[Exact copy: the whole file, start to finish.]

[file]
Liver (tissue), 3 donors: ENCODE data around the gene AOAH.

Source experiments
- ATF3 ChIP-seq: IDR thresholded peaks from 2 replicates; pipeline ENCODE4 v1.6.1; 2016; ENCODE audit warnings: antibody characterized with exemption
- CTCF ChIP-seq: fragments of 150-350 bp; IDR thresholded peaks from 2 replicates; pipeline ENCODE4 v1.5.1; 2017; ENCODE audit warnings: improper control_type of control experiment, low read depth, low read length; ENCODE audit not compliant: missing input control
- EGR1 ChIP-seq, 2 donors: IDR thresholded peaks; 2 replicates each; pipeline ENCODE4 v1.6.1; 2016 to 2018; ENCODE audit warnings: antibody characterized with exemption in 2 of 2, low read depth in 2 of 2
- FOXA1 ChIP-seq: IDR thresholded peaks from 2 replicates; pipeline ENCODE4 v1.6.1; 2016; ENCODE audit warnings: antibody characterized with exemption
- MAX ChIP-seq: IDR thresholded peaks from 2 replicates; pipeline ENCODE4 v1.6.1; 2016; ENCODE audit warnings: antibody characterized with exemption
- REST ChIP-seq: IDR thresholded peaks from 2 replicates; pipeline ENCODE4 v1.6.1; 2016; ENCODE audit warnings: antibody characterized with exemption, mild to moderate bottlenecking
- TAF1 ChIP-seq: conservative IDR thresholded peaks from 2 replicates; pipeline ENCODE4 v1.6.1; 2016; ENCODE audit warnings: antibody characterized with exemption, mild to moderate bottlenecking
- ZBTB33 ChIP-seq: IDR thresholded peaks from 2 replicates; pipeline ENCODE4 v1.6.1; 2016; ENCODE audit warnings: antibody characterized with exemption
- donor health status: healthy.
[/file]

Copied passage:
Liver (tissue), 3 donors: ENCODE data around the gene AOAH.

Source experiments
- ATF3 ChIP-seq: IDR thresholded peaks from 2 replicates; pipeline ENCODE4 v1.6.1; 2016; ENCODE audit warnings: antibody characterized with exemption
- CTCF ChIP-seq: fragments of 150-350 bp; IDR thresholded peaks from 2 replicates; pipeline ENCODE4 v1.5.1; 2017; ENCODE audit warnings: improper control_type of control experiment, low read depth, low read length; ENCODE audit not compliant: missing input control
- EGR1 ChIP-seq, 2 donors: IDR thresholded peaks; 2 replicates each; pipeline ENCODE4 v1.6.1; 2016 to 2018; ENCODE audit warnings: antibody characterized with exemption in 2 of 2, low read depth in 2 of 2
- FOXA1 ChIP-seq: IDR thresholded peaks from 2 replicates; pipeline ENCODE4 v1.6.1; 2016; ENCODE audit warnings: antibody characterized with exemption
- MAX ChIP-seq: IDR thresholded peaks from 2 replicates; pipeline ENCODE4 v1.6.1; 2016; ENCODE audit warnings: antibody characterized with exemption
- REST ChIP-seq: IDR thresholded peaks from 2 replicates; pipeline ENCODE4 v1.6.1; 2016; ENCODE audit warnings: antibody characterized with exemption, mild to moderate bottlenecking
- TAF1 ChIP-seq: conservative IDR thresholded peaks from 2 replicates; pipeline ENCODE4 v1.6.1; 2016; ENCODE audit warnings: antibody characterized with exemption, mild to moderate bottlenecking
- ZBTB33 ChIP-seq: IDR thresholded peaks from 2 replicates; pipeline ENCODE4 v1.6.1; 2016; ENCODE audit warnings: antibody characterized with exemption
- donor health status: healthy.